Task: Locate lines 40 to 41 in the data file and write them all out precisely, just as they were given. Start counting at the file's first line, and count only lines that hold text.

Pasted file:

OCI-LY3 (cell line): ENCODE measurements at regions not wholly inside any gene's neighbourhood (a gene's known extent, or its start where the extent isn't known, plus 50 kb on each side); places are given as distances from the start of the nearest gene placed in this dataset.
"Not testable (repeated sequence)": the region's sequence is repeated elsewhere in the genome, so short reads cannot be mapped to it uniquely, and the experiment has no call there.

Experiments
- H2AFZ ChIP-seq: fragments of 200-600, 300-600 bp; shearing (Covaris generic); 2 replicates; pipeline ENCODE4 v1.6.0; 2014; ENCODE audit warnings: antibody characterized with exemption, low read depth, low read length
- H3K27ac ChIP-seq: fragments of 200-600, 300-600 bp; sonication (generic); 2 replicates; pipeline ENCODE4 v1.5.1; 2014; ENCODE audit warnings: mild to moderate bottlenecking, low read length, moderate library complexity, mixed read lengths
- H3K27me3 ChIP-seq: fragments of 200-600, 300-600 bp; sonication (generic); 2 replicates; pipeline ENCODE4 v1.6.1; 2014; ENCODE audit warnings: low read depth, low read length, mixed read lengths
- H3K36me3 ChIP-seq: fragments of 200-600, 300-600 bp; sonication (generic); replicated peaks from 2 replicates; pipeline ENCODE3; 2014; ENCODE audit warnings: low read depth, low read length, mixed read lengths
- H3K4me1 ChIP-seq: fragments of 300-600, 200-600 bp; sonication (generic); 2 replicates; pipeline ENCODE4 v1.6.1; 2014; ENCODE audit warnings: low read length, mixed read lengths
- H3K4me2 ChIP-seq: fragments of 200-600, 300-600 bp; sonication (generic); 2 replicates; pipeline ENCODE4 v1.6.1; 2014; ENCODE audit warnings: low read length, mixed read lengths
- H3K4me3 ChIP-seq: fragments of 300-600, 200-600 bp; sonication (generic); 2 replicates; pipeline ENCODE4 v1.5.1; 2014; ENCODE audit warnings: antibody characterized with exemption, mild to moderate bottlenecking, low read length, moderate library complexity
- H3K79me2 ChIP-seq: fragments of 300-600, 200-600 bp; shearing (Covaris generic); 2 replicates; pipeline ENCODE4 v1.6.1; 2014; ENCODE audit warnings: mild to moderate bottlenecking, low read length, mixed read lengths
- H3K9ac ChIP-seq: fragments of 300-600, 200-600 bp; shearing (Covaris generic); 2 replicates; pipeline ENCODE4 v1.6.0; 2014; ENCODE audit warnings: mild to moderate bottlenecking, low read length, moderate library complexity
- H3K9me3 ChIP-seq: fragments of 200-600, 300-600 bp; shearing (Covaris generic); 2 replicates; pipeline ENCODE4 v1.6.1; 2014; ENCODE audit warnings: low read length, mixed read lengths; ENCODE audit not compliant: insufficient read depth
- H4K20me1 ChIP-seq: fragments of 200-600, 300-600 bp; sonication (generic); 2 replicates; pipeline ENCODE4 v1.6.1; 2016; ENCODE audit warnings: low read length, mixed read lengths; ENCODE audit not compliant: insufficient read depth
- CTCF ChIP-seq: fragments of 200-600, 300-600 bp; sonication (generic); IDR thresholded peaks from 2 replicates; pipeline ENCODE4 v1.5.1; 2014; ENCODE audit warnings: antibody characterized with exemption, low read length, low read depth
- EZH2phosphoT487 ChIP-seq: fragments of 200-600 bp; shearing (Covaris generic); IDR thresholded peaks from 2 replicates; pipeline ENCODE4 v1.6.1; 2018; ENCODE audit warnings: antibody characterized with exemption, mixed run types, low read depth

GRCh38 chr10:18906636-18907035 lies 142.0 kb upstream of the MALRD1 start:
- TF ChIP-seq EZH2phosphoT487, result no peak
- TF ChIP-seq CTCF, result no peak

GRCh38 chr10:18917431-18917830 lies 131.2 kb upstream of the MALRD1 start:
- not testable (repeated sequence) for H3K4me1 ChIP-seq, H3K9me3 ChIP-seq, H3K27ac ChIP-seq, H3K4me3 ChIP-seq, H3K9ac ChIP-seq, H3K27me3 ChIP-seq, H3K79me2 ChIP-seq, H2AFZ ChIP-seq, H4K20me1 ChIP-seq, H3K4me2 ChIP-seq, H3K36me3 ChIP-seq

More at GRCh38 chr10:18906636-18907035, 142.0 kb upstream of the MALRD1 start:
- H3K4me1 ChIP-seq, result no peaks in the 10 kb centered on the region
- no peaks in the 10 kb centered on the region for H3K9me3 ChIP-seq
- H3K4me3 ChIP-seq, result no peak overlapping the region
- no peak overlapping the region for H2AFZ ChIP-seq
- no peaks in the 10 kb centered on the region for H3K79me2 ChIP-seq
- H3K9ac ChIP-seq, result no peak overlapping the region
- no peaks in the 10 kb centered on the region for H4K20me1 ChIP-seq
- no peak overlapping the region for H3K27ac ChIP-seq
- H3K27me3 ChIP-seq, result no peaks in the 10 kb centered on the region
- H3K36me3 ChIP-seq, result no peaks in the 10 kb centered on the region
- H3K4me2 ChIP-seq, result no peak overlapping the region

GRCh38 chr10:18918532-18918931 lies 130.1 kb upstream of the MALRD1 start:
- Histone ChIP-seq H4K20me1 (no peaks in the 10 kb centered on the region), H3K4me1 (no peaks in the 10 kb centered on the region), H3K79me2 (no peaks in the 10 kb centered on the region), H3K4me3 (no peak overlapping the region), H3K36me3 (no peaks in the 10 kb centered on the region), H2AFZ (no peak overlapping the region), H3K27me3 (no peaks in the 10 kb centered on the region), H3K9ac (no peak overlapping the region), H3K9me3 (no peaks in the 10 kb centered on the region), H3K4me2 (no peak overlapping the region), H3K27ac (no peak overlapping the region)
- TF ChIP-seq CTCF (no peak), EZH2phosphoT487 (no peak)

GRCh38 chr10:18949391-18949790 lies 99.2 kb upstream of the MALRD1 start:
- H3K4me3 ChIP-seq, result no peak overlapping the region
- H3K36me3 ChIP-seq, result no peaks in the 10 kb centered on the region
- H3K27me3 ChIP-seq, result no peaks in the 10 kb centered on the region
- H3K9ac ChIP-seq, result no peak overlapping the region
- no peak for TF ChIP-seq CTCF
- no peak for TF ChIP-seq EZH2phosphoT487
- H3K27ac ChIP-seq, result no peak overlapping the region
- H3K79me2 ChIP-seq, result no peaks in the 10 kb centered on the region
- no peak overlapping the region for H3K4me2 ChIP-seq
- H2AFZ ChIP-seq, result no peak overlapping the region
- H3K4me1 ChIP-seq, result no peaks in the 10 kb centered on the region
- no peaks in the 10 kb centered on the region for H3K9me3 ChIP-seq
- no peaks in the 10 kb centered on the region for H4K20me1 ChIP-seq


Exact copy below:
- H3K27me3 ChIP-seq, result no peaks in the 10 kb centered on the region
- H3K9ac ChIP-seq, result no peak overlapping the region